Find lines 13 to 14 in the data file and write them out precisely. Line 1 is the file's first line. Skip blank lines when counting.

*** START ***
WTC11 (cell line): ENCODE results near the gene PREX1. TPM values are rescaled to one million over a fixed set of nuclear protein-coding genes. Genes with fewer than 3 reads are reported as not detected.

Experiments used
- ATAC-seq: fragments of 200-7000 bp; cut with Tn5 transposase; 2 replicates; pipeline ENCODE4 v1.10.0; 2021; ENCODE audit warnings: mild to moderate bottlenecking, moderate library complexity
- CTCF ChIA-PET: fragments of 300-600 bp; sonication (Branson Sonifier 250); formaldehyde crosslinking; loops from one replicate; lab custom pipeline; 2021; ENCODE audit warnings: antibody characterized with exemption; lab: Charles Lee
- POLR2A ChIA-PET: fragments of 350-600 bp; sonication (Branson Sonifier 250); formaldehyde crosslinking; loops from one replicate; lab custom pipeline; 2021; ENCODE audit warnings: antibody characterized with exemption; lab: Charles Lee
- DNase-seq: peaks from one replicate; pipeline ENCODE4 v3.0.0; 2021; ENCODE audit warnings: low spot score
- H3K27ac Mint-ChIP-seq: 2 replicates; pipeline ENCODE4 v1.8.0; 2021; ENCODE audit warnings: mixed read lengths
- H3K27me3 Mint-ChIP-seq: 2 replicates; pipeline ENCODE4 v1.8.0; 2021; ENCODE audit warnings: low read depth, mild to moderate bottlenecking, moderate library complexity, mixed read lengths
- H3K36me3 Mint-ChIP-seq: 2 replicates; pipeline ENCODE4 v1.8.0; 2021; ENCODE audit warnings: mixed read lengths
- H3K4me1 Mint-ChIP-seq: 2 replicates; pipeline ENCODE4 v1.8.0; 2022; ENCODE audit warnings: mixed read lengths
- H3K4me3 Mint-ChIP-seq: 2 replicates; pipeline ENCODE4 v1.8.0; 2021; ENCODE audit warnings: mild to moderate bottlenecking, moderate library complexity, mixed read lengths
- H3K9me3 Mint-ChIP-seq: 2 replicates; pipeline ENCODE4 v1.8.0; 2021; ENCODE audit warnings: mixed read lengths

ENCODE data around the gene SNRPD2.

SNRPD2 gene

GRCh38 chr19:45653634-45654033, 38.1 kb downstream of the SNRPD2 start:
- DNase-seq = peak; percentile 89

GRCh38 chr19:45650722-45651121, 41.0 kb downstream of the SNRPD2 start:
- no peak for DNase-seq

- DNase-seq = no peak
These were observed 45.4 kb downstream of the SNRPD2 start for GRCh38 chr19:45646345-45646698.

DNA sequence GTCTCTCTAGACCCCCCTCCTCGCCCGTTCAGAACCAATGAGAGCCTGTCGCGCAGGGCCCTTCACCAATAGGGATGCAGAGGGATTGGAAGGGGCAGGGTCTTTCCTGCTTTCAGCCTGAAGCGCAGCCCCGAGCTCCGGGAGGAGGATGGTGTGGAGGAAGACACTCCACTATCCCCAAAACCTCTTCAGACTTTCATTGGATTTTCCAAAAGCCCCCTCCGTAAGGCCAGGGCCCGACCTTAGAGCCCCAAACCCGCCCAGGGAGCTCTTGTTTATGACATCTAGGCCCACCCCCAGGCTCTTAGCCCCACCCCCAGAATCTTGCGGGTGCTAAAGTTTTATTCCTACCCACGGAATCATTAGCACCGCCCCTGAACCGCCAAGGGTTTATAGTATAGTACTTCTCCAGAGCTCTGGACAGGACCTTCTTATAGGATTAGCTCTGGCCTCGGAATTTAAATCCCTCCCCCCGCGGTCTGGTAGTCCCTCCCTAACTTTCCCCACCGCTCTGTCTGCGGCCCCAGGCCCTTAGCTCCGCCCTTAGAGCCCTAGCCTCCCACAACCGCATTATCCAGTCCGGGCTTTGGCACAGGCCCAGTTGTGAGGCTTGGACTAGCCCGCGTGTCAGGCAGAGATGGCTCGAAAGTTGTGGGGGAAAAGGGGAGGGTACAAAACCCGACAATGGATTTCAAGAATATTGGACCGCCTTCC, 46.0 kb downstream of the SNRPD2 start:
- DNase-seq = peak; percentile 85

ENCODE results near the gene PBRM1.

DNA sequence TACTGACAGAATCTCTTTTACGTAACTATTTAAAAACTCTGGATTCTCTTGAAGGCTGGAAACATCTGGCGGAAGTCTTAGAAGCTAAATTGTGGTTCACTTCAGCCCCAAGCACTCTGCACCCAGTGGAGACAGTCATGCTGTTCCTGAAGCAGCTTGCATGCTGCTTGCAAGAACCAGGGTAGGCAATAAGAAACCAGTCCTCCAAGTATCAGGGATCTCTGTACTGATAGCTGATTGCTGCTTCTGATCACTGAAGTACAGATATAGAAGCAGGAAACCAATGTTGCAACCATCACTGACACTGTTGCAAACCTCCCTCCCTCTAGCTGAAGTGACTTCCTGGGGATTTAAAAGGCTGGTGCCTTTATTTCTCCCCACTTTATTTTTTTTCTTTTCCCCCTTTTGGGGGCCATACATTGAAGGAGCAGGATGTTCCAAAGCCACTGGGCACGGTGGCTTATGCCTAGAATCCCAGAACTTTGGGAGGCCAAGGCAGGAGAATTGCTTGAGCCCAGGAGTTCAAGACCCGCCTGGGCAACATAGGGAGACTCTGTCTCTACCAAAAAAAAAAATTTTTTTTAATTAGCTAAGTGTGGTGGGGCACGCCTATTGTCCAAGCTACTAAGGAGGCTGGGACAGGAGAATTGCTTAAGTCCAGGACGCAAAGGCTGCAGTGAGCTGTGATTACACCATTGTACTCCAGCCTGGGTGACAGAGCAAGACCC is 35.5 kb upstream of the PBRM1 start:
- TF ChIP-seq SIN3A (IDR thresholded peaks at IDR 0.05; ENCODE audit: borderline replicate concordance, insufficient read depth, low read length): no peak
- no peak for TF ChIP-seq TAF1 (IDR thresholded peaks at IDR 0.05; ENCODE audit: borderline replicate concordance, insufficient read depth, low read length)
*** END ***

ENCODE data around the gene SNRPD2.

SNRPD2 gene